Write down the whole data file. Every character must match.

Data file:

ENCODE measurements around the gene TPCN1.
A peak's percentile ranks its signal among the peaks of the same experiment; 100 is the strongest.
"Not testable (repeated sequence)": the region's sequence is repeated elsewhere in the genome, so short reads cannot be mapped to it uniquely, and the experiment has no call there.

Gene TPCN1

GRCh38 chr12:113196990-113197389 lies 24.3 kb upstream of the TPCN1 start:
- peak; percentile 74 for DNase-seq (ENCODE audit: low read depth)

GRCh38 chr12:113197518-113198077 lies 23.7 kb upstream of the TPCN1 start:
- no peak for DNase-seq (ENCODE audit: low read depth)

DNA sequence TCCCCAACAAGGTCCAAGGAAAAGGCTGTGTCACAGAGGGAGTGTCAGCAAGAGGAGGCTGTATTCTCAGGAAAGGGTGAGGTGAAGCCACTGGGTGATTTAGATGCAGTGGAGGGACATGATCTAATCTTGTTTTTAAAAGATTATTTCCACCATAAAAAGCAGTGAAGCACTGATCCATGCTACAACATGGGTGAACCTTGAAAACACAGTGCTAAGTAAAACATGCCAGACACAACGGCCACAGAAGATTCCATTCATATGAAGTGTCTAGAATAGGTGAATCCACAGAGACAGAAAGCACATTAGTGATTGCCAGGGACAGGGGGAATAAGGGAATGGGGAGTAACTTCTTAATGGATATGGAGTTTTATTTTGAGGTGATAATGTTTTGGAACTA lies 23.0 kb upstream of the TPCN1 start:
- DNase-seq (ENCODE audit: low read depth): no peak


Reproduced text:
ENCODE measurements around the gene TPCN1.
A peak's percentile ranks its signal among the peaks of the same experiment; 100 is the strongest.
"Not testable (repeated sequence)": the region's sequence is repeated elsewhere in the genome, so short reads cannot be mapped to it uniquely, and the experiment has no call there.

Gene TPCN1

GRCh38 chr12:113196990-113197389 lies 24.3 kb upstream of the TPCN1 start:
- peak; percentile 74 for DNase-seq (ENCODE audit: low read depth)

GRCh38 chr12:113197518-113198077 lies 23.7 kb upstream of the TPCN1 start:
- no peak for DNase-seq (ENCODE audit: low read depth)

DNA sequence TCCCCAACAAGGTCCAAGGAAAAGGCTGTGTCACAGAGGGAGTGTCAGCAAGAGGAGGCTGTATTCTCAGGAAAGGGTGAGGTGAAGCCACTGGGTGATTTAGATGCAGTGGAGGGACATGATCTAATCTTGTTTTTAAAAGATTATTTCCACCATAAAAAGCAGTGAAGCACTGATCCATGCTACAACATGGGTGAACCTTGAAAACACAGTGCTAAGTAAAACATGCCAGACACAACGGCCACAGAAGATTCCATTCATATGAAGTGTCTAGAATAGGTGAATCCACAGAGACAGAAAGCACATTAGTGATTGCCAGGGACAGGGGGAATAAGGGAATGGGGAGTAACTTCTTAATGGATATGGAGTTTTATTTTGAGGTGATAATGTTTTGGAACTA lies 23.0 kb upstream of the TPCN1 start:
- DNase-seq (ENCODE audit: low read depth): no peak